As a Certified Life Coach and teacher, I work with overly-busy women who are concerned about their hearts and who can’t find the time to relax or meditate because they believe they have “delegated everything they can delegate and let go of everything possible”.  I help them to shift their perspectives, identify hidden time-wasters, change habitual thoughts and actions that rob them of time, energy, and power,   and discover time for life-enhancing activities.

Looking for Time in the All the Wrong Places

Feeling rushed seems to be a by-product of modern life. We work to have a better life, but discover we have to spend time commuting to the home we were able to provide because of the job.  We take up activities to stay healthful and involved in life, then discover we have increased our commitments to the point where we no longer enjoy these “leisure” activities. We want to do a good job in every aspect of life: work, relationships, child-rearing, home care, and we feel buried in joyless responsibility.

Take time to go to a weekend meditation retreat?  You know it would be good for you, but if you can’t even find the time to sleep in a little later on a weekend, how could you possibly set aside two days of doing nothing?

Many of us keep looking for time in all the wrong places.  Such as, “After I’m through with work, and my commute, and my personal banking business, and my food shopping and meal preparation, and my commitment to other people   ….then I’ll have a little time to relax. And it never happens.

Don’t wait until everything else is done. There’ll never be anything left for you.  Do as personal money managers advise:  Pay yourself first. If possible, spend a few quiet moments at the start of the day meditating. You will start your day feeling more clear-headed about what you plan to accomplish.

Other ideas for managing your time better:

  1. Manage your transitions better. Enter every new task and encounter after you’ve spent a few minutes doing some deep breathing and clearing your mind.  Your loved ones, your boss, even your pets will thank you for being more relaxed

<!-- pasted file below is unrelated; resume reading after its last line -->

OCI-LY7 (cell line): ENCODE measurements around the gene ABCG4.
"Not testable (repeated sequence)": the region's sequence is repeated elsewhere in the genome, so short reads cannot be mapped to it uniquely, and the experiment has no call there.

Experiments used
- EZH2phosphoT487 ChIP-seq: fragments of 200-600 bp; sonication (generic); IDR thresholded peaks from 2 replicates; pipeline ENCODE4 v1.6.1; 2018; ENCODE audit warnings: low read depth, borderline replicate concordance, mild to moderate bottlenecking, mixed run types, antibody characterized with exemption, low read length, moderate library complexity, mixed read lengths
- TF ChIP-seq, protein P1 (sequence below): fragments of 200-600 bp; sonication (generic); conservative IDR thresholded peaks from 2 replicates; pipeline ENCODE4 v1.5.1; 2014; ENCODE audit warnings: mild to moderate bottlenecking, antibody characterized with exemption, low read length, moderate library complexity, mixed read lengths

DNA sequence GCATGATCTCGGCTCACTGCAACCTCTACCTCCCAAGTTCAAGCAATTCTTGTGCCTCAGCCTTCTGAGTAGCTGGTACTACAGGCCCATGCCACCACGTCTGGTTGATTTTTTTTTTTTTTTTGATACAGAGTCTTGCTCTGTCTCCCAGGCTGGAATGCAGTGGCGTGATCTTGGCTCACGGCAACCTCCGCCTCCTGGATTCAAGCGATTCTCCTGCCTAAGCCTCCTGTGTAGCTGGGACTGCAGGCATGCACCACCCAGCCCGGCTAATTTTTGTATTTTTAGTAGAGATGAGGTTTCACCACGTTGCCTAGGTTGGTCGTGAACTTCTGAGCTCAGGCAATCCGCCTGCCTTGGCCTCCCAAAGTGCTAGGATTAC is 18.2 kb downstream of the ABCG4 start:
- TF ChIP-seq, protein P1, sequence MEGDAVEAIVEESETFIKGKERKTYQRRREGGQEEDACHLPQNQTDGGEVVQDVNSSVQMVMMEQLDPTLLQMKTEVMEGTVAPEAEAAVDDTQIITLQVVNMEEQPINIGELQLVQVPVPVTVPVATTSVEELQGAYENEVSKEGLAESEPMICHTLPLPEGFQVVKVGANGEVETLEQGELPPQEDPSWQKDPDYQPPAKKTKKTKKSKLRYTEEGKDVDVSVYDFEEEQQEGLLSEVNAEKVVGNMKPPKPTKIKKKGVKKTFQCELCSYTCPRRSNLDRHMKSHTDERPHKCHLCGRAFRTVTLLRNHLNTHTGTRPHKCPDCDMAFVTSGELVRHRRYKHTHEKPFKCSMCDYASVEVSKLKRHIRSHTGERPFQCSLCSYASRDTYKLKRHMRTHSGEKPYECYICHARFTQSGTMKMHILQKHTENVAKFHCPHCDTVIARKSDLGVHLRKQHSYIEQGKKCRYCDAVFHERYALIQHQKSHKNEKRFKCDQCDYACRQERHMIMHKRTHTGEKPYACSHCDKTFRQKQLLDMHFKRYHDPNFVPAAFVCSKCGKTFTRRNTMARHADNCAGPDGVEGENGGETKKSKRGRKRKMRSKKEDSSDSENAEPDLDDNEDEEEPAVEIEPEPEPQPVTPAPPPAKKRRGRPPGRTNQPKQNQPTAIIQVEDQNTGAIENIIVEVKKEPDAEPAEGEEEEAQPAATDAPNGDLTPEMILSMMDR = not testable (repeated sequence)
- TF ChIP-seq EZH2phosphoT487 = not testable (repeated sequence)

2. Stress makes you stupid. Remember “Ready, Fire, Aim”?.  Slow down deliberately when starting a new task; write out a plan of what you are going to do (writing it forces you to slow down and think), even (heaven forbid!) read directions first.  The time you spend will be more than repaid by the time you save not having to go back and correct mistakes.
  3. Live in the present, not the past or future:  Rushing to an appointment, reviewing in your mind the coming topic, you park your car, slam the door, and walk away.  An hour later you search frantically for your car in the parking lot or on a city street because you can’t remember where you put it.  Stop when you leave your car, note small landmarks that will orient you, then walk to your appointment mindfully noting passersby and scenery.  You’ll arrive more refreshed and clear-headed, and you won’t  waste time searching for something that shouldn’t have been “lost”.
  4. Give up too much caretaking:  Unless you have a very young child or a helpless invalid in your life, you may be doing a lot more caretaking than is good for you…..or for the other person.. Son forgot his homework and wants you to deliver it to the school?  Maybe once, but after that he is responsible for the consequences of his behavior. Give up obsessing about the possible negative outcome of a friend’s behavior if you can do nothing about it.  The rule is: If you don’t have the authority to do something about it, don’t take the responsibility.

Following the above guidelines may not get you immediately to that two-day meditation retreat, but you’ll find you can create “islands of peace” in the middle of your chaotic days, and perhaps this will be the start of a new way to live, and to love your life.

 

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Lynette is a member of MVP Seminars. Visit her at www.MVPSeminars.com